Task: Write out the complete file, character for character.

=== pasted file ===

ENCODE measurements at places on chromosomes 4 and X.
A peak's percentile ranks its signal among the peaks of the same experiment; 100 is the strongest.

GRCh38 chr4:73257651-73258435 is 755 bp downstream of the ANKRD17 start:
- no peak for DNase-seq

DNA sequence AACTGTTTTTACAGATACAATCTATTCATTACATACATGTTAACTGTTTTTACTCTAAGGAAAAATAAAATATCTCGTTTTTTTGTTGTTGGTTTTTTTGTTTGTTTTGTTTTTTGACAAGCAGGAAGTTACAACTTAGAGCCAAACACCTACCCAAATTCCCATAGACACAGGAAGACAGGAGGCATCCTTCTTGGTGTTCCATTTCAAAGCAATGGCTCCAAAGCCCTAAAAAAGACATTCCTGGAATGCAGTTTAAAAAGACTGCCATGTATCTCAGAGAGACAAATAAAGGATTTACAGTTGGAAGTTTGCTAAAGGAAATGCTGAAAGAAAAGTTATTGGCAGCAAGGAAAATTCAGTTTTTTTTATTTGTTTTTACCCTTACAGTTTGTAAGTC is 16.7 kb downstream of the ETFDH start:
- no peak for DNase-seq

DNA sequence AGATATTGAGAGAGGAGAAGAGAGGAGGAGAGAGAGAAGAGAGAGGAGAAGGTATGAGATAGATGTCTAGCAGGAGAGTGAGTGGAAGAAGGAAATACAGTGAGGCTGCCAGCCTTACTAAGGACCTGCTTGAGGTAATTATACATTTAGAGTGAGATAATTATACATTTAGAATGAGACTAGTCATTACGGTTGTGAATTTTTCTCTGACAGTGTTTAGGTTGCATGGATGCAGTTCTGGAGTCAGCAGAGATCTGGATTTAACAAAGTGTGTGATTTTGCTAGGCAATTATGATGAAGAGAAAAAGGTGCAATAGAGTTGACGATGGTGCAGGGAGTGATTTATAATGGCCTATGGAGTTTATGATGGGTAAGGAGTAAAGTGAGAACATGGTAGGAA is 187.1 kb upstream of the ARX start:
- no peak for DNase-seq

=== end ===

ENCODE measurements at places on chromosomes 4 and X.
A peak's percentile ranks its signal among the peaks of the same experiment; 100 is the strongest.

GRCh38 chr4:73257651-73258435 is 755 bp downstream of the ANKRD17 start:
- no peak for DNase-seq

DNA sequence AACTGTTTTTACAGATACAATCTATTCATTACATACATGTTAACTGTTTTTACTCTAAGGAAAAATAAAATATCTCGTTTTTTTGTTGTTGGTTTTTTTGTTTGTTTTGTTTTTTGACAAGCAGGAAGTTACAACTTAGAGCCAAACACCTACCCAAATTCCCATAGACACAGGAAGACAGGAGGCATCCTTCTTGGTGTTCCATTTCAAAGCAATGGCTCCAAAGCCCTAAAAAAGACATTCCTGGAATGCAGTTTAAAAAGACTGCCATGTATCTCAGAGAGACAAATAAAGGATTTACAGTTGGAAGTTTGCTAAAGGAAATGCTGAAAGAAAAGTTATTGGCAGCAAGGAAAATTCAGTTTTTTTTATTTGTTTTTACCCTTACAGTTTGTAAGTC is 16.7 kb downstream of the ETFDH start:
- no peak for DNase-seq

DNA sequence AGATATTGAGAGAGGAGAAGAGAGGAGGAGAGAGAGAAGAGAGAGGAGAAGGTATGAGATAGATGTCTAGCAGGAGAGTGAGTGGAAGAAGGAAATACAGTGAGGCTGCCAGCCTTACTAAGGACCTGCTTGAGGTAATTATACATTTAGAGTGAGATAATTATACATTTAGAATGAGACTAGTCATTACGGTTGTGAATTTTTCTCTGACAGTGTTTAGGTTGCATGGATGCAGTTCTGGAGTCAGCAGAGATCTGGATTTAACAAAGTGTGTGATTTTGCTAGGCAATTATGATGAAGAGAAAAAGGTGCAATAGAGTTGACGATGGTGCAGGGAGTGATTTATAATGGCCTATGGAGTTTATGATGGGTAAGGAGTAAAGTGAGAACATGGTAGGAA is 187.1 kb upstream of the ARX start:
- no peak for DNase-seq